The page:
In general, there are two types of 1 percent clubs: those that are full members of a larger gang (the Outlaws) and those that are not (the Angels, the Bandids, and the Pagans). There are also dual memberships where an individual will belong to more than one 1 percent club. This can happen if someone joins a group after it has already established itself or if someone wants to be able to go to different places with different groups. For example, a person might want to go to a meeting of one club but stay near a police station so they can leave if necessary without being caught on camera by witnesses. These individuals will often serve as lookouts during meetings or rides and would then be allowed to join under special circumstances.
Some illegal motorcycle gangs can be identified by a "1%" patch placed on their uniforms. This is supposed to relate to a statement made by the American Motorcyclist Association (AMA) that 99 percent of motorcyclists were law-abiding citizens, meaning that the remaining one percent were criminals. However, some observers believe the number refers instead to 0.01 percent, which is how many people own all of America's motorcycles.
The AMA did not originally put out this statistic, but rather it was published in a newspaper article written by John Kiffmeyer of the Associated Press. Mr. Kiffmeyer wrote that the AMA had come up with this figure by taking into account estimates from other sources and then estimating what percentage of riders they thought were criminal.
For example, he cited a study conducted by the National Institute of Justice that reported that there were approximately two million gang members in the United States. He also mentioned that the University of Michigan has reported that there are about 200,000 registered motorcycles in California. He concluded that because 2 million / 200,000 = 10 percent, then 90 percent of motorcyclists are law-abiding citizens.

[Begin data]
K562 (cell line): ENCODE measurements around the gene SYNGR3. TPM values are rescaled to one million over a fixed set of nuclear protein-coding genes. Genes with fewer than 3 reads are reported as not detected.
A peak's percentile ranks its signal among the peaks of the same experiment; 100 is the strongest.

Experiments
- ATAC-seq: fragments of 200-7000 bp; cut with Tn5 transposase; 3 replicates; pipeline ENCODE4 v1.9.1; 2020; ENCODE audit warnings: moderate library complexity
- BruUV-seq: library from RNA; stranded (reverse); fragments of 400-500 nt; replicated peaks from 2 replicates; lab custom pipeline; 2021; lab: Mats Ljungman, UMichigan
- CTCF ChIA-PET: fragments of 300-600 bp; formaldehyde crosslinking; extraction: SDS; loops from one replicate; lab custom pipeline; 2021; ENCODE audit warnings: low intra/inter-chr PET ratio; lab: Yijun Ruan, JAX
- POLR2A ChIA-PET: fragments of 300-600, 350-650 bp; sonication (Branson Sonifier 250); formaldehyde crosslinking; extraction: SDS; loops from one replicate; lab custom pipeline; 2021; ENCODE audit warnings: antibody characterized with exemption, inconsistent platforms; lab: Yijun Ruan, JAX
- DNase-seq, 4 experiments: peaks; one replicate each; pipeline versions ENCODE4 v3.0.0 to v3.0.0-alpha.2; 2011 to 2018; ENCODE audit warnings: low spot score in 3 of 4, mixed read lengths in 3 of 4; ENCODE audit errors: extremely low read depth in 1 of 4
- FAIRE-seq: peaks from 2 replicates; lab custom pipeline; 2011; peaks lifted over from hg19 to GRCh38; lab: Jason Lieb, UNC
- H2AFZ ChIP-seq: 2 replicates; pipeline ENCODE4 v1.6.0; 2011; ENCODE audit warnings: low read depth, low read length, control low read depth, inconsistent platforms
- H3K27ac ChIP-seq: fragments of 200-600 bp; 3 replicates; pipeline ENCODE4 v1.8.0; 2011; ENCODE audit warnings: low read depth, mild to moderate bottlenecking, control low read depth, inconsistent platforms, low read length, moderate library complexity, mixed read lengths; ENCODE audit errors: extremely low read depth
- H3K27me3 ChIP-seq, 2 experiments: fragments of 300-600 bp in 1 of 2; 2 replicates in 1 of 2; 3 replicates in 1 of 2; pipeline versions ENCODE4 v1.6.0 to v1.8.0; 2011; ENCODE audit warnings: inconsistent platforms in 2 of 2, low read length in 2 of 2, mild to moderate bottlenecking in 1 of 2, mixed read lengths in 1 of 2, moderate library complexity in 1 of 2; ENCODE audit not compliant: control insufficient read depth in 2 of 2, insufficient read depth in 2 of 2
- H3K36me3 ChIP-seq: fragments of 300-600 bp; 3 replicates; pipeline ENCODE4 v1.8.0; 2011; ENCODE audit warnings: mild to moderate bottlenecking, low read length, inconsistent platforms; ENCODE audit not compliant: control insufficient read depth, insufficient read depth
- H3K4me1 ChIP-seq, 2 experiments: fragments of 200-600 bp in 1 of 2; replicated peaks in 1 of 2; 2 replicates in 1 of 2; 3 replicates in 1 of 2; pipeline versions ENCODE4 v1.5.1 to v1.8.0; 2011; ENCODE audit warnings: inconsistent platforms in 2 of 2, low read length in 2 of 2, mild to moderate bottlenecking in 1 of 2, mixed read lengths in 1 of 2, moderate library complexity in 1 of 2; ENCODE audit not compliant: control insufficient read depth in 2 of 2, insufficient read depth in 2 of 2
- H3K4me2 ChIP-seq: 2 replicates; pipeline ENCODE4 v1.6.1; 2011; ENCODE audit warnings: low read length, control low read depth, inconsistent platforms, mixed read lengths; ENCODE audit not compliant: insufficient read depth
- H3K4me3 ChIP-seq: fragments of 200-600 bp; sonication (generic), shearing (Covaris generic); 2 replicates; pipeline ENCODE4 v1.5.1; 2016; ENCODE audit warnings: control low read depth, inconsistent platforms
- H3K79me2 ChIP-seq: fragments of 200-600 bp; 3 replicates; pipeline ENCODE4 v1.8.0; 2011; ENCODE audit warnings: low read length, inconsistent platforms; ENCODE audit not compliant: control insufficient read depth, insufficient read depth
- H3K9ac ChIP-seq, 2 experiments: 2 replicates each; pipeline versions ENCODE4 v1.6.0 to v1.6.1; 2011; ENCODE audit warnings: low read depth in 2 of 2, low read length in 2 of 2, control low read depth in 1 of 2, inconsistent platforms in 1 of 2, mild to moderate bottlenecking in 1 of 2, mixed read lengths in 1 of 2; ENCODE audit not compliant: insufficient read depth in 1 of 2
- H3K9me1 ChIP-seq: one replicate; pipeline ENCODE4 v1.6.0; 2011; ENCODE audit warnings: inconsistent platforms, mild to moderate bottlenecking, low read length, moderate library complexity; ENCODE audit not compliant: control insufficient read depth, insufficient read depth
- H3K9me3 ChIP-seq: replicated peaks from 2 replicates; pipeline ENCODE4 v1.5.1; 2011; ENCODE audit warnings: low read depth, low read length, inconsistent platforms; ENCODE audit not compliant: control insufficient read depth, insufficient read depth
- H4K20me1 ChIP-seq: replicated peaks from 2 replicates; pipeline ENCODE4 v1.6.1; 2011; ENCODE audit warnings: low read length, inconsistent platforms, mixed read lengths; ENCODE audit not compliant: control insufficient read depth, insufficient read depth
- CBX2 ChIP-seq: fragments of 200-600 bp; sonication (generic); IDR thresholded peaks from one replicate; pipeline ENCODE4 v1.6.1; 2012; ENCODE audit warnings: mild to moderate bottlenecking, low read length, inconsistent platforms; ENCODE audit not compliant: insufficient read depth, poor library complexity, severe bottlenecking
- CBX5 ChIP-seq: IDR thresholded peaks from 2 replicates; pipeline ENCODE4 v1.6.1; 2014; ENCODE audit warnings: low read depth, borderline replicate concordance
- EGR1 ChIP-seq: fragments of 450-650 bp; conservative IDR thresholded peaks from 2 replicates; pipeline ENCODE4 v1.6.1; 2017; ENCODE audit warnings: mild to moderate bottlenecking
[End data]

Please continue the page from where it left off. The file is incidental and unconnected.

However, the actual figure given by the AMA was 100 percent - not 90 percent as Mr. Kiffmeyer suggested. The error here is in his calculation of the number of motorcycles in California.
The Boozefighters (r) are not "one-percenters" or an Outlaw Club. We believe in respecting the rights of all motorcycle clubs in a peaceful, coexisting manner, as well as the rights of all community members. We believe in the right to choose and the freedom to drive. These beliefs are shared by many other motorcycle clubs across America.
They are not a gang. A gang is defined as a group that makes up more than one percent of the population of a city, county, state, or country. The Boozefighters are a small motorcycle club with members across the nation. They do not have any official membership numbers. There are some sections of society who may view them as a gang, mainly because of their reputation as a tough club, but this is simply due to there being more than one biker club in any given town or city.
Boozefighters don't just live in cities either. We have members who own farms, work in construction, and are in various other types of employment. None of these members would consider themselves part of a gang culture.
Finally, Boozefighters are not criminals. Most criminal activities related to motorcycles involve gangs. If you commit a crime while wearing your club colors, then others might label you as a criminal too. This is not true of everyone in the club, but it is true of most people.